Math ImageryThe connection between mathematics and art goes back thousands of years. Mathematics has been used in the design of Gothic cathedrals, Rose windows, oriental rugs, mosaics and tilings. Geometric forms were fundamental to the cubists and many abstract expressionists, and award-winning sculptors have used topology as the basis for their pieces. Dutch artist M.C. Escher represented infinity, Möbius bands, tessellations, deformations, reflections, Platonic solids, spirals, symmetry, and the hyperbolic plane in his works.

Mathematicians and artists continue to create stunning works in all media and to explore the visualization of mathematics--origami, computer-generated landscapes, tesselations, fractals, anamorphic art, and more.

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Home > 2010 Mathematical Art Exhibition

"Jellyfish," by Kendra Lockman (Photographer, artist, and teacher, Oakland, CA)

Digital print, 20" x 24" , 2009. Two fractals are combined to mimic the shape of the jellyfish used to create this image. The "head" fractal uses the famous dragon curve iteration. Here, the first iteration maps the negative-sloped diagonal of the starting photograph to the lower edge, and also maps the same diagonal to the left edge. The "tail" fractal uses a double spiral iteration. The original photograph was taken at Monterey Bay Aquarium by the artist. "I began iterating photographs into fractals after watching a video on fractals, in which the point was made that whether you started with a single segment or a 2-dimensional photograph, the resulting fractal was the same. I explored this on my own and learned that it can be more visually interesting to expose each step of the iteration. Photographs interact with themselves at each iteration level to reveal new shape and structure. Fractals are appealing for their seemingly complex structures which bloom from often simple iteration rules. I find that using photographs in the iterations can make the fractals much more captivating than if they were created with abstract geometry. I work intensely between Photoshop and The Geometer's Sketchpad to create these images." --- Kendra Lockman (Photographer, artist, and teacher, Oakland, CA)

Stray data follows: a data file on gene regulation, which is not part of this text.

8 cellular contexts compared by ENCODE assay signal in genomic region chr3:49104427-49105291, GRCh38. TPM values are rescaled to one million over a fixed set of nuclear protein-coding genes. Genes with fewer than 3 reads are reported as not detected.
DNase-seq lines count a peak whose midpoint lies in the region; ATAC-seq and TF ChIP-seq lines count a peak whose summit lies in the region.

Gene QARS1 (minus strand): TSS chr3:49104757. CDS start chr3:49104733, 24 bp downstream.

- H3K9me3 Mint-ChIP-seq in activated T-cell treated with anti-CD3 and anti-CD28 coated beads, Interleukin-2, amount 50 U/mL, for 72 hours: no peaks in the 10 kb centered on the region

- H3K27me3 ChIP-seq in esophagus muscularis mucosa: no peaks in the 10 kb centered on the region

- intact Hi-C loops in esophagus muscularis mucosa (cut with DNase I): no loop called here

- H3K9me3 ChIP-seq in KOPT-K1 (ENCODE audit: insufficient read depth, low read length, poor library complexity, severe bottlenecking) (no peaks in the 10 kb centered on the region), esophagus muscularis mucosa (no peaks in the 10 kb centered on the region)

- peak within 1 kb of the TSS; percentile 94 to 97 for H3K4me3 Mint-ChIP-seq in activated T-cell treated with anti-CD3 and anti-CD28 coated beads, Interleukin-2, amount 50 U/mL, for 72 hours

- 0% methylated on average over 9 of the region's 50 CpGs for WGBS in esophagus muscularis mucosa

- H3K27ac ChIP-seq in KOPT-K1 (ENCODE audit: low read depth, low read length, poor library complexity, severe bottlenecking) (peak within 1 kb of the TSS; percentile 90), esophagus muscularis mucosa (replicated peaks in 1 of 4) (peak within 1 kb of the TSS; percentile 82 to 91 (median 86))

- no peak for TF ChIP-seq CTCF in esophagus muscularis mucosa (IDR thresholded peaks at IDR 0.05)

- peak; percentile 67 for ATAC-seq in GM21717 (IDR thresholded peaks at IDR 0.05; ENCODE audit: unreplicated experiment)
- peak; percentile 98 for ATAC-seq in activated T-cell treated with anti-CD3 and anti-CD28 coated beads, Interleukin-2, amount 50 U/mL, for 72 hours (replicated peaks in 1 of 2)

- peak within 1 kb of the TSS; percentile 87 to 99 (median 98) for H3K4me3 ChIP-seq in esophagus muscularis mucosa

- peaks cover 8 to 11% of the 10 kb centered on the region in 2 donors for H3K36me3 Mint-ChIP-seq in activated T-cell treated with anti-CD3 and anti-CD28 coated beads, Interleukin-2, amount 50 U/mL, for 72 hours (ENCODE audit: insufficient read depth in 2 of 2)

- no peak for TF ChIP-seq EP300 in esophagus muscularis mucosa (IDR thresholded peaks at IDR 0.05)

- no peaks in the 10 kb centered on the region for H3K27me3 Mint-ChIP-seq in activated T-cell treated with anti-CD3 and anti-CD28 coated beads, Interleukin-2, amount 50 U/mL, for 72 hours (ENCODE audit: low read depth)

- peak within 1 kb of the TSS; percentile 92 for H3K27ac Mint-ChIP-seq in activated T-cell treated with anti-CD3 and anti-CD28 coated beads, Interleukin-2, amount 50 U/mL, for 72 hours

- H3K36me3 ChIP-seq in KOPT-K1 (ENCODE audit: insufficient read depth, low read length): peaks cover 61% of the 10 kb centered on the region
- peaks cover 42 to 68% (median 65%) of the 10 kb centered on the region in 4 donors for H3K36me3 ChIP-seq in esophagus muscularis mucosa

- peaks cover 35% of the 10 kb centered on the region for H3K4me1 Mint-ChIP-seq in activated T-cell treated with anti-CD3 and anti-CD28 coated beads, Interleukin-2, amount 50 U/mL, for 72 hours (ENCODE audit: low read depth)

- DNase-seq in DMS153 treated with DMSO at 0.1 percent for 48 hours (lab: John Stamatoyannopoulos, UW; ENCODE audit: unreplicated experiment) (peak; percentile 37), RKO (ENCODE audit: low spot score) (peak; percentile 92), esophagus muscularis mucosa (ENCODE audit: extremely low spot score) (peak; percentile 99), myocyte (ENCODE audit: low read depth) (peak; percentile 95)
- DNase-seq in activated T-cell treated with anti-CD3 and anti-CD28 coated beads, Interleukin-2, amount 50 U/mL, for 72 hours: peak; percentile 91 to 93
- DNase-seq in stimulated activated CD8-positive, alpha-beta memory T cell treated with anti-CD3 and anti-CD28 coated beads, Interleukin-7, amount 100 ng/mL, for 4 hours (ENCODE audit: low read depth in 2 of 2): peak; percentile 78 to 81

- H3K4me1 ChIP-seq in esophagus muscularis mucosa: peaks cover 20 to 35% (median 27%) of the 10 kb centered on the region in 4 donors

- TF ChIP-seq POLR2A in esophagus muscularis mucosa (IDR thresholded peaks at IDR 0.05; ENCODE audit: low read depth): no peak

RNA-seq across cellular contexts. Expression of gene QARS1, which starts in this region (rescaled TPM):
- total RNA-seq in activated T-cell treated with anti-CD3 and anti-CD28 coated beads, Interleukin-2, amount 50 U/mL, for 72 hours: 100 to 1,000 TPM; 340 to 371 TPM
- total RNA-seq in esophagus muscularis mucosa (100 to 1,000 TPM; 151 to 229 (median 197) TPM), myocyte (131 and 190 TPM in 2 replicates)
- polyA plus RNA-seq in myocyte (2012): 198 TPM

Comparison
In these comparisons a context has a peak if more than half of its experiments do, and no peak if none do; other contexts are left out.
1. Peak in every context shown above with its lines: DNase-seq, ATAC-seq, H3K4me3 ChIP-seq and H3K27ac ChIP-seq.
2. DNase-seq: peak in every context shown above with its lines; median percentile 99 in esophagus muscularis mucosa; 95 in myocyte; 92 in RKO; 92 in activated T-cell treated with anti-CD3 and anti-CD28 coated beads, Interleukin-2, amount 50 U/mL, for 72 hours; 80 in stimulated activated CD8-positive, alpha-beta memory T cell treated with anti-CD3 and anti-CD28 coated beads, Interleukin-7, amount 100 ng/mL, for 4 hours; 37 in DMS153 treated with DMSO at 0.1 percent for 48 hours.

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American Mathematical Society